Getty, Copyright and settlement
Written by Michael Coyle on 15 April 2014« Return to Reading Room
Getty is an excellent organisation. Copyright is a form of Intellectual Property which allows an owner of the work to sue for infringement of copyright (section 96, Copyright, Designs and Patents Act 1988 (CDPA)) where the work has been used without the owner's/author's consent.
Often Getty is not the owner of the work but an exclusive licensee. It has the same rights and remedies as any owner (section 101, CDPA) and it can bring a claim for copyright infringement when the licence expressly provides it can (section 101A, CDPA).
Getty has a legitimate interest in obtaining a legal solution to the alleged infringments and it is perfectly right for it to send a letter demanding payment for use of the images without a licence having being paid.
However before you can open any discussions as to how much you need to pay Getty you ought to demand to see the licence. If Getty is a non exclusive licensee then it ought to produce the licence.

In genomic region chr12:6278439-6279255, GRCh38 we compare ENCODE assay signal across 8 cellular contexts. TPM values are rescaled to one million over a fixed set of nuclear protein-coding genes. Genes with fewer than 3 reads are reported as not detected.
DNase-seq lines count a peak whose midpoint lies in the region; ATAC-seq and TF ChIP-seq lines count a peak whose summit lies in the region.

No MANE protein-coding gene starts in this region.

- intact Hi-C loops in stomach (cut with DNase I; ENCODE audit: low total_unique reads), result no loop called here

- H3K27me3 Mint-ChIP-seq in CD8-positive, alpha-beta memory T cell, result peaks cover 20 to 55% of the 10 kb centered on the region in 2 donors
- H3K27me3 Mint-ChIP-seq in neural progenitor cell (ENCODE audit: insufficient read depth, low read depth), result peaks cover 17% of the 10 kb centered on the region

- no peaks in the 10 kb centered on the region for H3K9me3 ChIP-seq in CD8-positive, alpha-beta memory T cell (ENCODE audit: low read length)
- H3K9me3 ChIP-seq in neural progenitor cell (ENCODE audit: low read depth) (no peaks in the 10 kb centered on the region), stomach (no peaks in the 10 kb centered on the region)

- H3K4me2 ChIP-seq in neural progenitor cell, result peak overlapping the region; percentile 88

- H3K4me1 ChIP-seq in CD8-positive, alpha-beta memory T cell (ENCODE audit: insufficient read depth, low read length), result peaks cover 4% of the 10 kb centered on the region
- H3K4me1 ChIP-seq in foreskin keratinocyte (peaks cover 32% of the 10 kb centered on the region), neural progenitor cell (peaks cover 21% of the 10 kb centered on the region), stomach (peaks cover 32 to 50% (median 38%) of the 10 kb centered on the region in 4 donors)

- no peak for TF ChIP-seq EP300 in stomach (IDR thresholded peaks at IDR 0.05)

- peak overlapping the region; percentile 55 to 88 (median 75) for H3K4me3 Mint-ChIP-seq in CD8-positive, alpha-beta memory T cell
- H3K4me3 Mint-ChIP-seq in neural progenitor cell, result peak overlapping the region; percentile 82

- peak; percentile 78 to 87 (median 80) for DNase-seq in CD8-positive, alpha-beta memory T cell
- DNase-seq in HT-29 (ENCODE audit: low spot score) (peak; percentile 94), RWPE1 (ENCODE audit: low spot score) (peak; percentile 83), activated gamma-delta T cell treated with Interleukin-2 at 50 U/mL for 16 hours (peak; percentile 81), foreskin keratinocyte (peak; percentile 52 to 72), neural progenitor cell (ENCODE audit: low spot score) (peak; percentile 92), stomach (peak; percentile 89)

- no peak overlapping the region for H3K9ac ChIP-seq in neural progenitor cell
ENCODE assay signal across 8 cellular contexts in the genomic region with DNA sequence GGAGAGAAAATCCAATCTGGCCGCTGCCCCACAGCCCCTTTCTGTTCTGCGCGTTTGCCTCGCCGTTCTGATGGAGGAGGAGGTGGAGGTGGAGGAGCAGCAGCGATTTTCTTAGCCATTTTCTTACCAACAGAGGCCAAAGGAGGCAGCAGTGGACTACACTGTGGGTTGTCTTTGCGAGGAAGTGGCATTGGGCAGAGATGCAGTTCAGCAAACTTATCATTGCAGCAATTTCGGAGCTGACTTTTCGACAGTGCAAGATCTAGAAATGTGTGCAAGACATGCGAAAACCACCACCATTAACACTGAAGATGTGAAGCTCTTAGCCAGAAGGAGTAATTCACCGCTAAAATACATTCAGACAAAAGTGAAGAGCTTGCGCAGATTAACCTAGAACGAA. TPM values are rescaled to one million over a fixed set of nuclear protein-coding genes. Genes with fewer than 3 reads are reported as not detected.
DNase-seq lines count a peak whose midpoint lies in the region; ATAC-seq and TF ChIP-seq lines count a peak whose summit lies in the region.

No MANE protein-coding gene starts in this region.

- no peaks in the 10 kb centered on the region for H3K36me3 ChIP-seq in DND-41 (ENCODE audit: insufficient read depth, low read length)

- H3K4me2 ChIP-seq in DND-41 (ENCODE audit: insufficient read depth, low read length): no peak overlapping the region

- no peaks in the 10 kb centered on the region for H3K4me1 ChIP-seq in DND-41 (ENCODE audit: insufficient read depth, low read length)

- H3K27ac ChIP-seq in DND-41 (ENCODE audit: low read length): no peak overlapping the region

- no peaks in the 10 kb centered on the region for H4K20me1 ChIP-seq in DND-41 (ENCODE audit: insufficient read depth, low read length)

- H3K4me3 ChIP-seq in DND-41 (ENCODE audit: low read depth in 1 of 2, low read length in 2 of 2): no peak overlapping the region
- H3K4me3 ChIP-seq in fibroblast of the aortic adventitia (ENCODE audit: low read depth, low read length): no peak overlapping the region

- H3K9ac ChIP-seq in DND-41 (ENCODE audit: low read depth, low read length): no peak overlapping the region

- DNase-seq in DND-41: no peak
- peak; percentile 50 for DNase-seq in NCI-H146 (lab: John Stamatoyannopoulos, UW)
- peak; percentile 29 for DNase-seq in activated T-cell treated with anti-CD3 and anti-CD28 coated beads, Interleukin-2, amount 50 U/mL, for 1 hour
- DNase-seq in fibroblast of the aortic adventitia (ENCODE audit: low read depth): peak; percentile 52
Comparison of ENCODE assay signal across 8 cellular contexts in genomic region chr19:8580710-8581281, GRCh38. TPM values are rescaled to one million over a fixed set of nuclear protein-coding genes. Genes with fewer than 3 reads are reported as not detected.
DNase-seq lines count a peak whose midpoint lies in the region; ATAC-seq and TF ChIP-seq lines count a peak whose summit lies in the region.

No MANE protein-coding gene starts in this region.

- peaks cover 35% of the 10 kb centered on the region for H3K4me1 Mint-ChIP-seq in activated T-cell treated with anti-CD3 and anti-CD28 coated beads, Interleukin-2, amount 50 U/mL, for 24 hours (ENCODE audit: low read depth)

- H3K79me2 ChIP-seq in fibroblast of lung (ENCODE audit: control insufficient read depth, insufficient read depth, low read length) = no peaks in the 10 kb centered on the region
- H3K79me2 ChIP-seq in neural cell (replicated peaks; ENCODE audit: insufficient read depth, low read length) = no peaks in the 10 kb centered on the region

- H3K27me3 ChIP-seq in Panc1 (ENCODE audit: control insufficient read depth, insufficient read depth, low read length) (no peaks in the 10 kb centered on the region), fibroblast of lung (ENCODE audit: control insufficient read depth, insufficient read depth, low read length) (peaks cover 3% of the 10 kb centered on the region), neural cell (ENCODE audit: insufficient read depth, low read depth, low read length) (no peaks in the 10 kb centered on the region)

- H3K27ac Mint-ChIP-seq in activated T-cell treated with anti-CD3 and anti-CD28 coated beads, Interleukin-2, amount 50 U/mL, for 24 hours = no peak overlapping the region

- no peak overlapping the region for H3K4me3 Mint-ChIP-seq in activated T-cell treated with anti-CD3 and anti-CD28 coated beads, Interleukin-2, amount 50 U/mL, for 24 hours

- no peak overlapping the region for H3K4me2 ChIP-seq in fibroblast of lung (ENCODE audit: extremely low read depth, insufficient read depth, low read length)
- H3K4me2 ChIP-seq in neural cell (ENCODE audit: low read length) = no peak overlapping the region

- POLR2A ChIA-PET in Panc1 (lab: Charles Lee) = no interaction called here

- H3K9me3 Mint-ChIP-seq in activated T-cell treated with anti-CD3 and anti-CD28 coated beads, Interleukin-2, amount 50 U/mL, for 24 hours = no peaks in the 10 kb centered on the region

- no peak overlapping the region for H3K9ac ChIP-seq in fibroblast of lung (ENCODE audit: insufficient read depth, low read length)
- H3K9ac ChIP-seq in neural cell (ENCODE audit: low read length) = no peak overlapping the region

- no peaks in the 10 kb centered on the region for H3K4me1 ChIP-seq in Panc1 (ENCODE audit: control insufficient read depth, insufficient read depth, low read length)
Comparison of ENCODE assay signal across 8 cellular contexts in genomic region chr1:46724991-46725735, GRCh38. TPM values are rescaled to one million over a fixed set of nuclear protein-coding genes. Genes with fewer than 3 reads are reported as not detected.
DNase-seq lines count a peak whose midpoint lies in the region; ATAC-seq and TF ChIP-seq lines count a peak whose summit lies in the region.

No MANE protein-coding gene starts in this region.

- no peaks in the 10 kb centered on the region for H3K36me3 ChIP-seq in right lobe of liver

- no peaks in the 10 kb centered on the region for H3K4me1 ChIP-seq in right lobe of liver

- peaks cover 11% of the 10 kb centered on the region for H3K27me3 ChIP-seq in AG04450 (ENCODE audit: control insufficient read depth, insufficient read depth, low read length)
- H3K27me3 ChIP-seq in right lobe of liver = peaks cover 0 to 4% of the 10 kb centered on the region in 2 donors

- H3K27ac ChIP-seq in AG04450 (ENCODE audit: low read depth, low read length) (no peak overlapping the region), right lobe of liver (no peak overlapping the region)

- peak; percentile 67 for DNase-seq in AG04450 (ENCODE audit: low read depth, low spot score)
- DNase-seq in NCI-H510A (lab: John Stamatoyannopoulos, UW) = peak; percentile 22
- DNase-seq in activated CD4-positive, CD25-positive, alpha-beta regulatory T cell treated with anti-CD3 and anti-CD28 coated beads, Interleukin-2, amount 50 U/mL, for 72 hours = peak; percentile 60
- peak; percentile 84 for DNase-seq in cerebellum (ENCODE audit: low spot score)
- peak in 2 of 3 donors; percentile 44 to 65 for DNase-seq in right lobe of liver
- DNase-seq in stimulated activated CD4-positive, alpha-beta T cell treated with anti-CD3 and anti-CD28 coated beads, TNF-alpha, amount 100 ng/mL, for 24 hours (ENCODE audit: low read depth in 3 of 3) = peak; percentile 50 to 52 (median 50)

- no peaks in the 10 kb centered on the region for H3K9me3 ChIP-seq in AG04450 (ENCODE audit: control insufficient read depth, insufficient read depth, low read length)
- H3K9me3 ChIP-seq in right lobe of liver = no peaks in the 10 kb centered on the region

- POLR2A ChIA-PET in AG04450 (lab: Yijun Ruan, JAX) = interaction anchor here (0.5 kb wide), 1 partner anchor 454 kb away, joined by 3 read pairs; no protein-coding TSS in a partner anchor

How else can one advise a client to settle a threatened claim until such time as one sees the licence which confers on Getty the right to start an action.
1. Is the Getty letter genuine?
2. Is Getty allowed to send letters?
Yes. However if its a licensee then ideally it needs to produce the licence.
3. Why dont they produce the licence?
We can only speculate that it is for commercial reasons although Getty does say it will produce it at court.
4. Will they sue me?
Perhaps. Ask for the licence, do not ignore and get in touch with solicitors.
5. Should I panic?
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